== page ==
For the fourth year in a row, thousands of people are expected to gather in Spokane Saturday for the Women’s March, coinciding with hundreds of marches around the nation.
“It’s about women’s rights and equality and all of humanity,” Spokane march organizer Murphy Sullivan said. “And this is about getting out there and voting. This is the 100th year since women gained suffrage.”
Organizers hope to see a high turnout after declining attendance around the country since 2017, the year around 8,000 people marched through downtown Spokane. An estimated 6,000 people attended in 2018, and half as many marched in 2019.
“We’re really expecting a big crowd. We hope there’s a big crowd,” Sullivan said. “Especially with what’s going on in our political climate. It’s a big voting year.”
This year’s march will be the first time attendees at the Spokane rally hear from speakers outdoors rather than at the Spokane Convention Center before the march. And it’s the first year with snow in the forecast — less than an inch, according to National Weather Service forecasts, with a high near 35.
Sullivan said the decision to start the march outdoors, at the Red Wagon in Riverfront Park at 12:30 p.m., was part of an effort to donate more money from fundraising to charities, instead of spending thousand of dollars on venue costs. Any money left over after event costs are paid is donated, Sullivan said.
Speakers will include Marleny Carmona, a Mexican-American WSU medical student raised in rural Washington; Ping Ping, Spokane Chinese Association president and Spokane Falls Community College sociology professor; Amanda Mead, a public school librarian, activist and member of the LGBTQ community; and Bethany Montgomery, a Seattle-based, African-American poet and artist.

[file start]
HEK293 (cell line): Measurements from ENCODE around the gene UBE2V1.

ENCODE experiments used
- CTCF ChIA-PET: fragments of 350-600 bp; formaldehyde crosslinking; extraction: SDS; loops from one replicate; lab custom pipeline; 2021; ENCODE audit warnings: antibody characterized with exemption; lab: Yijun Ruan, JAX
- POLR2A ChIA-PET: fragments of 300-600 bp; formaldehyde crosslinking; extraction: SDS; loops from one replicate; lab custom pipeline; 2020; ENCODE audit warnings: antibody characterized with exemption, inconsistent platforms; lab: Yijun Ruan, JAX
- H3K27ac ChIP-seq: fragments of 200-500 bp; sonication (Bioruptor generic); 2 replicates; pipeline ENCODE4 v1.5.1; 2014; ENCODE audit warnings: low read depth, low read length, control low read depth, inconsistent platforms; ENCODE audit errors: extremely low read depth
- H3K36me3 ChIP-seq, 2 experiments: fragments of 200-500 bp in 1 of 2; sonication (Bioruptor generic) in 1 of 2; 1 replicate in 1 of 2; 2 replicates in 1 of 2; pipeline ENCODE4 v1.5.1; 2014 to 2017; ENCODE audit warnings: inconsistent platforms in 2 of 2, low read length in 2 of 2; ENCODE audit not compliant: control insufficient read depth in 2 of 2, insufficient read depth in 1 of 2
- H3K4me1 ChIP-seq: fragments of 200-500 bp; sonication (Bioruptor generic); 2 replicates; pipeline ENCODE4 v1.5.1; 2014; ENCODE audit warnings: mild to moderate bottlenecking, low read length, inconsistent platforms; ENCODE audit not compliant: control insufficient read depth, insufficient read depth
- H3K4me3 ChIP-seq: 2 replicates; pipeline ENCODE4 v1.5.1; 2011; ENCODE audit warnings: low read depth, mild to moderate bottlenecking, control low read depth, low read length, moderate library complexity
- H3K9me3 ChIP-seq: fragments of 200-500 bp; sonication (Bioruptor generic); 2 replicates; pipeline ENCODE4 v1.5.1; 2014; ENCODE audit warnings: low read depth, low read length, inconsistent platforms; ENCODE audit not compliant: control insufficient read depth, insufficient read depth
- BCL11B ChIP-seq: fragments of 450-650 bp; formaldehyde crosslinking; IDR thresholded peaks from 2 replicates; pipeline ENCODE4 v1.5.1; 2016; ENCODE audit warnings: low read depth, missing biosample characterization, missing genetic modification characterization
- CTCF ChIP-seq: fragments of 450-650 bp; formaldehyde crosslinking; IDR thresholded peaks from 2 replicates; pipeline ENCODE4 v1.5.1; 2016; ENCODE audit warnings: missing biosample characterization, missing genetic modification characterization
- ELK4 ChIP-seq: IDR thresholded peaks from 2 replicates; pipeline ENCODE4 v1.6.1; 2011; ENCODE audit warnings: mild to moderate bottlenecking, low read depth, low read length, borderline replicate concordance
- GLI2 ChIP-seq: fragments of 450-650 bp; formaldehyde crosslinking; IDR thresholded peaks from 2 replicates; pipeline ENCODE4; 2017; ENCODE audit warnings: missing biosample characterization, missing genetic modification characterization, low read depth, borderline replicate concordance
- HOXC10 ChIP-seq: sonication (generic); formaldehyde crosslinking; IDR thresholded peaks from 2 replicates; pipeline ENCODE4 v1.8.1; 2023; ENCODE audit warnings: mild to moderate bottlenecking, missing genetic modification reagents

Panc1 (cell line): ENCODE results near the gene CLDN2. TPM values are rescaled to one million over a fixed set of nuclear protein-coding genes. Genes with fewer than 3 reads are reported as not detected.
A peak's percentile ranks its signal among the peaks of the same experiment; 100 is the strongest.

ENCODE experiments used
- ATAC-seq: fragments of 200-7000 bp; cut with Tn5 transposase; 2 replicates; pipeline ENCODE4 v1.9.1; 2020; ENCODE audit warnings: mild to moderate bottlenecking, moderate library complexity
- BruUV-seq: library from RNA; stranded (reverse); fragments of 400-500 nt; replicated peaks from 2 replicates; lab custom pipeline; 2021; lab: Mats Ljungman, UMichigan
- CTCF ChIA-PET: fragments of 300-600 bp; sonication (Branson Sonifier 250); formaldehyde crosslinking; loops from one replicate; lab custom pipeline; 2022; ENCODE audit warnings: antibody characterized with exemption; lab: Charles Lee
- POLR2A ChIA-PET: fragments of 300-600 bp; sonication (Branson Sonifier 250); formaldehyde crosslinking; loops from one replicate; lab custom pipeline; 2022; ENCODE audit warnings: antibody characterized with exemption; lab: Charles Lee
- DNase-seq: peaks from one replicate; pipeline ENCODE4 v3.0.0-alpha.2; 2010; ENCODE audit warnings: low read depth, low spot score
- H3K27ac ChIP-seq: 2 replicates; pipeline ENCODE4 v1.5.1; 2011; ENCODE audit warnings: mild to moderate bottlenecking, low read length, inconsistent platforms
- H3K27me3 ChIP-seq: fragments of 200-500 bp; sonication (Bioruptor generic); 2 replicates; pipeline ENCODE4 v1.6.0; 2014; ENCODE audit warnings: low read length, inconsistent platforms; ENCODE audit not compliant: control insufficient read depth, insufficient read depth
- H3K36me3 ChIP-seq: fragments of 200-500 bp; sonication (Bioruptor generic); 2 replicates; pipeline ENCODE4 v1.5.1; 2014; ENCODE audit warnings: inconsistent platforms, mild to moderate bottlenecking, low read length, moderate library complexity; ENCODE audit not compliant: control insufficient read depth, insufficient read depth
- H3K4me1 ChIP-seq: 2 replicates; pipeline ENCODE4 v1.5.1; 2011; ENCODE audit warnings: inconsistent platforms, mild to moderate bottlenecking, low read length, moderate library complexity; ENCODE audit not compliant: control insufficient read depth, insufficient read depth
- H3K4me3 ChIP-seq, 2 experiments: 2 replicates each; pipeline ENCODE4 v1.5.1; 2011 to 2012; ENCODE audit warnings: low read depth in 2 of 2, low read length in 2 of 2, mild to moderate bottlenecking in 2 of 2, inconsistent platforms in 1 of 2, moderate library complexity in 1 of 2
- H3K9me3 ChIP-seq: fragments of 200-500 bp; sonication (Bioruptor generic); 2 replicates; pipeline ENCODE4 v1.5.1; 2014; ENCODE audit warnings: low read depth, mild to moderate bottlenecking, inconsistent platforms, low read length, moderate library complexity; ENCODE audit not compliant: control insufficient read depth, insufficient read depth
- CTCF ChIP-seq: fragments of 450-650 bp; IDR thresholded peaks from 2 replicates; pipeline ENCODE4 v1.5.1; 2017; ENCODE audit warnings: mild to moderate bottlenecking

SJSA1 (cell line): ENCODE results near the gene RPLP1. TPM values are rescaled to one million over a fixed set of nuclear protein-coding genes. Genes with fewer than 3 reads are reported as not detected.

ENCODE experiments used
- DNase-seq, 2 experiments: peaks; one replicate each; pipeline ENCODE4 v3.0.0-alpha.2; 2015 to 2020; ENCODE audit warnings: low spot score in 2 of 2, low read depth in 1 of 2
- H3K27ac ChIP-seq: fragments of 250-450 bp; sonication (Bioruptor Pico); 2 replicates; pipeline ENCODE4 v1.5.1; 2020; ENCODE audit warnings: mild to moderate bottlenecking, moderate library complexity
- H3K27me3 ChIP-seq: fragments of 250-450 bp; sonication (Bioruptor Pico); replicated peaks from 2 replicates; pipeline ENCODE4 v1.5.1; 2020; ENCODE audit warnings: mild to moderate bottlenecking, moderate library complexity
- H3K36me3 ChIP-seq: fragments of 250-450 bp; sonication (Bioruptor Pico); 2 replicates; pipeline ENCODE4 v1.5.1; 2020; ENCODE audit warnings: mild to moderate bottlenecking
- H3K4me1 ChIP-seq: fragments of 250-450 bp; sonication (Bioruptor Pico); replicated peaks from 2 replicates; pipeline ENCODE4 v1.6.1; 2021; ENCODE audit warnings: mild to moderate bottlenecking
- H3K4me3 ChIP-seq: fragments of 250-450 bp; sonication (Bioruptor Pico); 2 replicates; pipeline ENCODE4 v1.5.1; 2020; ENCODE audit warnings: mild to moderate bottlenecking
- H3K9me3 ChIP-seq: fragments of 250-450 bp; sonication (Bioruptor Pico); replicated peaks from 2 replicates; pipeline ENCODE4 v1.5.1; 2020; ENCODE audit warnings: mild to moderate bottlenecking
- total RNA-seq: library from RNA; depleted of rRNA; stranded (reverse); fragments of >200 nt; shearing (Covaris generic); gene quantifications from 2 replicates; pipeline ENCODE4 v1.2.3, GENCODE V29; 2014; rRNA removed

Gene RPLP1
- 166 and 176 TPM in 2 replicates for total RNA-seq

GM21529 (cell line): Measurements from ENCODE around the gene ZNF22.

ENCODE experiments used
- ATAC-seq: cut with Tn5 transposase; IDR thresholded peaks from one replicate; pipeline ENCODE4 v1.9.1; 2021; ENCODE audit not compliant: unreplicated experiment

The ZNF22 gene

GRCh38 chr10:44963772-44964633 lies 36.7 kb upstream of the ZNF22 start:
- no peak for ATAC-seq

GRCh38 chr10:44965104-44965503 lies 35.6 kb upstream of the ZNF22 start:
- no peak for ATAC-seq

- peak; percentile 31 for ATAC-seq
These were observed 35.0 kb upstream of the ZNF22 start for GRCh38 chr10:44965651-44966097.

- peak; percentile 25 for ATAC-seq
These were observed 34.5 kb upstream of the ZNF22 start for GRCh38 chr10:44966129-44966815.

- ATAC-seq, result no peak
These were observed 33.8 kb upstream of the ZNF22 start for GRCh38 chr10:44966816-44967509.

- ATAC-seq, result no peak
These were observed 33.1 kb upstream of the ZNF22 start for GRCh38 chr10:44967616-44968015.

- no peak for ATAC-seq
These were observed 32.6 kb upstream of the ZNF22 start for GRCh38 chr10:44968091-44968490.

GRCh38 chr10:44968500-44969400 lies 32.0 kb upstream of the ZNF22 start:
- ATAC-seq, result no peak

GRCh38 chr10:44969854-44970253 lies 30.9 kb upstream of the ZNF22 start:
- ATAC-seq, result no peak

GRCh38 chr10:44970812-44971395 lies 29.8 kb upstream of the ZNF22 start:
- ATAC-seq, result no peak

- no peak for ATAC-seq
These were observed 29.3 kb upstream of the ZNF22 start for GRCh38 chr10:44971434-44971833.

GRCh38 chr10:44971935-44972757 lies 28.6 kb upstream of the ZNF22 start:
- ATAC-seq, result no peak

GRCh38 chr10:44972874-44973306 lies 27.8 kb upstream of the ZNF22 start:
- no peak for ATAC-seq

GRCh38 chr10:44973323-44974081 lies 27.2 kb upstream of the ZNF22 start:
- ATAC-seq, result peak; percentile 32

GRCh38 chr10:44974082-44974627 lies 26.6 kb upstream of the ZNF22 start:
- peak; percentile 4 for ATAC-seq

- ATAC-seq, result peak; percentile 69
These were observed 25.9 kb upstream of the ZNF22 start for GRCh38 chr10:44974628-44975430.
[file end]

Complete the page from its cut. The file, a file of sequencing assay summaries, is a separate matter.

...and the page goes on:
“We’re trying to represent different demographics,” Sullivan said. “It’s about uplifting young women to say, ‘You can do this.’ ”
Representatives from Planned Parenthood will gather people who want to walk in the march with their organization at the Riverfront Park Clocktower at noon, before joining the larger group.
As for counter-protesters, Sullivan said she doesn’t expect to see any increase in conflict from years past.
After dates for the Women’s March were announced, Walk for Life Northwest said it would hold a rally the same day, Sullivan said. It’s the first time anti-abortion activists have held a formal event the same day as the march, she said.
“We’re not quite sure what the agenda is, but we’re not that concerned,” Sullivan said. “We have thousands of people that come out to support equal rights for all of humanity.”
She added,“I feel like they’re doing the anti-Women’s March.”
Walk for Life Northwest, which could not be reached for comment, will begin its rally at 11 a.m. and a march at noon, according to a Facebook event posting.
Activist Nicolette Ocheltree said she plans to counter-protest that rally with her group, Spokane United.
Organizers in Idaho also planned an anti-abortion march in Coeur d’Alene, as well as in Boise, at about the same time as a Women’s March in Sandpoint.
At the same time Walk for Life organizers are scheduled to begin gathering at the Rotary Fountain in Riverfront Park, Democratic Congressional candidate Chris Armitage will host an anti-war rally.
The rally, Armitage said, will be about encouraging city and state leaders to proactively divest from companies that profit from unnecessary wars.
“We can’t give up on this fight,” said Armitage, who is asking leaders to take a pledge from CODEPINK, a women-led anti-war group. “People are going to be out anyway. That way we have the opportunity to talk to folks at the Women’s March.”
Armitage, noting he is against criminalizing abortion, said he hopes to find common ground with anti-abortion activists, because “we want to save lives.” He said he and volunteers from his campaign will later join the Women’s March.
Sullivan said she’s looking forward to seeing more people turn out to vote after this year’s march.
“The strides that women have made and the strides for equality have been phenomenal in the last three years,” said Sullivan, pointing to the Me Too movement and a new wave of female elected leaders. “Look at the beautiful things that have come out of this turmoil in our country. There have been a lot of positive things that have happened.”
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